The SSP is an independent nonprofit operated in cooperation with the California Institute of Technology, the Massachusetts Institute of Technology, New Mexico Institute of Mining and Technology and the University of Colorado at Boulder. Since 1959, this highly selective program has offered gifted teens the opportunity to conduct research in a professional setting. Many SSP alumni go on to earn advanced degrees and obtain leadership roles in their chosen careers.
Richland Collegiate High School provides a rigorous academic experience for high school juniors and seniors. Students can complete their last two years of high school at Richland College by taking college courses and earning college credits with a focus on mathematics, science and engineering.
For more information on SSP, visit summerscience.org. For information on RCHS, visit richlandcollege.edu/rchs.
Richland College student Ezra Calado was recently named one of 11 Terry Transfer Scholars at the University of Texas at Dallas (UTD) for the 2016-2017 school year. This highly competitive scholarship provides full tuition for up to three years of undergraduate or graduate study, housing, a stipend for other college-related expenses and funding for a separate study abroad semester.
“I was really relieved and shocked when I found out I received the Terry Transfer Scholarship,” said Calado. “I set a goal in high school that I would graduate college debt free, and I thought it would be impossible because I knew that transfer scholarships at full tuition level were very competitive. I’m sure that UTD will be a place that can elevate my leadership experiences and help me grow as a student and future professional.”
The Terry Transfer Scholarship is awarded to non-traditional students who are transferring from a Texas community college, are pursuing their first baccalaureate degree and have been accepted for admission to a Terry-affiliated public university in Texas. Recipients are chosen based on academic excellence, leadership experience in their school and community and financial need. Calado was invited to apply to the Terry Transfer Scholarship program by UTD, where she completed a rigorous application and interview process before being accepted to begin in fall 2016. She will major in accounting and global business and minor in international political economy.
“I’ve known Ezra for two years, as she is an honors student at Richland and executive vice president of the Honors Student Organization,” said Kathleen Stephens, Ph.D., coordinator of the Richland College Honors Academy. “Ezra is deserving of this scholarship because she has enthusiastically served the other honors students through her leadership, her dedication to her honors courses, and her exceptionally uplifting, cheerful attitude toward everyone she meets and works with at Richland. She is an outstanding Thunderduck, and UT Dallas will benefit from her commitment to her education and her leadership skills. Richland College, especially the honors program, will miss her, and we are very proud of her.”
In addition to serving as the executive vice president/vice president of events for the Honors Student Organization, Calado also served as the vice president of the Student Government Association and was a DCCCD Muse Scholar, a 2014 APIASF AANAPISI Scholar, and a Phi Theta Kappa member during her time at Richland College. Calado was also named the 2016 Amidon-Beauchamp Richland Student Leader of the Year, which is an award given annually to one student leader on campus.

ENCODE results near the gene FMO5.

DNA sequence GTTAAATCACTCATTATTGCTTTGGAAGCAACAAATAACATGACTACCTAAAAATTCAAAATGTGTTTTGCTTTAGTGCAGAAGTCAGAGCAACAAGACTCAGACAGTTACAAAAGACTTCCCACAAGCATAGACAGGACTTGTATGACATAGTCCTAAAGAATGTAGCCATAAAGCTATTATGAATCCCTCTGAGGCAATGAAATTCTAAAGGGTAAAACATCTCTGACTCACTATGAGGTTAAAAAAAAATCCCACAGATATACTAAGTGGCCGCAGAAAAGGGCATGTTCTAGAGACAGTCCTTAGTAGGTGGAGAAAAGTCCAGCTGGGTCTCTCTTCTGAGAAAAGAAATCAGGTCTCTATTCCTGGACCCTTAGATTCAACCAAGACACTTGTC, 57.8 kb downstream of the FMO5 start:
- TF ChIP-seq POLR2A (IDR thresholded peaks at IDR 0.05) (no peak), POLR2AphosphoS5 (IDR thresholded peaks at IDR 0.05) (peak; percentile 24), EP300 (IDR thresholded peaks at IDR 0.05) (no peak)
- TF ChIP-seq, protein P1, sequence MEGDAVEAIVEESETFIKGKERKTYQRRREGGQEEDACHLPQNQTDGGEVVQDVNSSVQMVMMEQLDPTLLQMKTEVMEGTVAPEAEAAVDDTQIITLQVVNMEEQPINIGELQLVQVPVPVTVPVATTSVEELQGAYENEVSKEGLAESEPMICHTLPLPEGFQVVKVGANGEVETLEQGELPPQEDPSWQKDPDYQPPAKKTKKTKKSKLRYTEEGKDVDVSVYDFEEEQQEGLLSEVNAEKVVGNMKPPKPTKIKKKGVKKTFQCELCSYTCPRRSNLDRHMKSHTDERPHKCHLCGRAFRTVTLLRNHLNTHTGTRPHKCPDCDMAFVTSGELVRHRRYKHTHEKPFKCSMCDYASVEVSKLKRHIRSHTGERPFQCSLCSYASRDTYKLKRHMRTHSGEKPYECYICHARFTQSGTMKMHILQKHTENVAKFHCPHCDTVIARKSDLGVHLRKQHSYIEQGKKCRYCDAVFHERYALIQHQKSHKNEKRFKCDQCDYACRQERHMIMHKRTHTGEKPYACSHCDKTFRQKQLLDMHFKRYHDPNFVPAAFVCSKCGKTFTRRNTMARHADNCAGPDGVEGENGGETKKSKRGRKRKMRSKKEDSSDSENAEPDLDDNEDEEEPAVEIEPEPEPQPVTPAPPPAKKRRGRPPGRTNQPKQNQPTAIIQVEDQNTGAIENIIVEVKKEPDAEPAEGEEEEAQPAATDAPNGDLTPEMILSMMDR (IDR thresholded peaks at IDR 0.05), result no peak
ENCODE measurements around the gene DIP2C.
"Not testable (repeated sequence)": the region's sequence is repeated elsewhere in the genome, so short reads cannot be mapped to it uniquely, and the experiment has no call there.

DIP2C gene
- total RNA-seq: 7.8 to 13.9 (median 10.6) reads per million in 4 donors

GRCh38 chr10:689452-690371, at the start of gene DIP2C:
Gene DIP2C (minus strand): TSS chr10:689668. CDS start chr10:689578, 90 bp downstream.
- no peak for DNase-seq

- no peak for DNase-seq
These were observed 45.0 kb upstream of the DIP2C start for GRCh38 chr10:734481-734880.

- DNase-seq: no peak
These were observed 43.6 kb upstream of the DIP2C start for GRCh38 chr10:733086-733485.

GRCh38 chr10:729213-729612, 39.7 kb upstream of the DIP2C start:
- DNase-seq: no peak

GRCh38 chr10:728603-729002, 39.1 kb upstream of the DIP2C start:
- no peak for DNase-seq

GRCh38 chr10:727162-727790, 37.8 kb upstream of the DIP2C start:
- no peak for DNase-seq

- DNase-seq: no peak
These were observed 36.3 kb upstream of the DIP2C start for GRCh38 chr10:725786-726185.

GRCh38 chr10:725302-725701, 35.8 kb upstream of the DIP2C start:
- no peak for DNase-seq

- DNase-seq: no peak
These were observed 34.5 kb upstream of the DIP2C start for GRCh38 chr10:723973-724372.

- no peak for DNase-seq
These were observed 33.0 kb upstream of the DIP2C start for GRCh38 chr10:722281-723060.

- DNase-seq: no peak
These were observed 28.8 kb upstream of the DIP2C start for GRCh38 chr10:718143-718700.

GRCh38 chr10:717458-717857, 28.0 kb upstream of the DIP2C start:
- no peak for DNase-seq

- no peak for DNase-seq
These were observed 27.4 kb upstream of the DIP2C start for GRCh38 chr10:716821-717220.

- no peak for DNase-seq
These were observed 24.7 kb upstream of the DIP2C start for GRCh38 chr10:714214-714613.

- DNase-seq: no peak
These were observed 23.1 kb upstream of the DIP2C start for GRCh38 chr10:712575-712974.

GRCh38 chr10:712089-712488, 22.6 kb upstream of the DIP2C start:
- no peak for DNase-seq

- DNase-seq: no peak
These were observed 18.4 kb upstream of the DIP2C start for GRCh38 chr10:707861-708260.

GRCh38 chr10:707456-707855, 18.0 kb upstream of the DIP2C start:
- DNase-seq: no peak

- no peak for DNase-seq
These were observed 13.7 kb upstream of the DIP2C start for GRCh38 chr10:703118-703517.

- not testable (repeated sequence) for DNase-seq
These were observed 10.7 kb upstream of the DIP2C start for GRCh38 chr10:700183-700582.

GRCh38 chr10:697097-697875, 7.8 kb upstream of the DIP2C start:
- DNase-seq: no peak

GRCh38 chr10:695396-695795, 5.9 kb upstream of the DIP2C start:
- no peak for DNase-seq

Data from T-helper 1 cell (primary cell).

Although Calado is very involved in Richland College, she stays active in her community as well. She was crowned Miss Teen Asian American Texas 2012-2013, where she advocated for stronger cultural identity in the local Asian community, along with the inclusion of the arts in science, technology, engineering and mathematics education. Currently, she uses this platform while working on more recent projects, including a crowd-sourced digital companion that will assist refugees and immigrants by helping them to better integrate into their new communities. Her future goals include going to law school, becoming a human rights lawyer and finding a role in public policy. She hopes to strengthen the presence of Asian women in politics, influence legislation and break down the economic barriers that hinder the creation of practical policies in human rights affairs.
“Attending Richland College has been the best decision I’ve made for my future,” said Calado. “While the price and location are a plus, it’s actually the opportunities that I’ve had the privilege of utilizing that have made me successful. I thought that I would be an uninvolved student just trying to finish class because I couldn’t imagine being involved on campus with a baby at home. However, the environment at Richland is so unique, and there’s no discrimination when it comes to involvement and enriching yourself. If you want to be a leader, or if you want to be involved, it doesn’t matter what your identity is; there’s an opportunity for you.”
The Terry Foundation is one of the largest providers of private scholarships in Texas. It has awarded scholarships to more than 4,200 students in Texas since it was established in 1986. Howard and Nancy Terry created the foundation in order to give aid to students who showed promise of future leadership distinction who may not otherwise be able to attend college. Terry Scholars are made up of transfer students and freshmen students, who are challenged to reach their highest potential in scholarship, leadership and service to their university, the state of Texas and the world. Approximately $3 million in stipends have been given this year to Terry Scholars at UTD.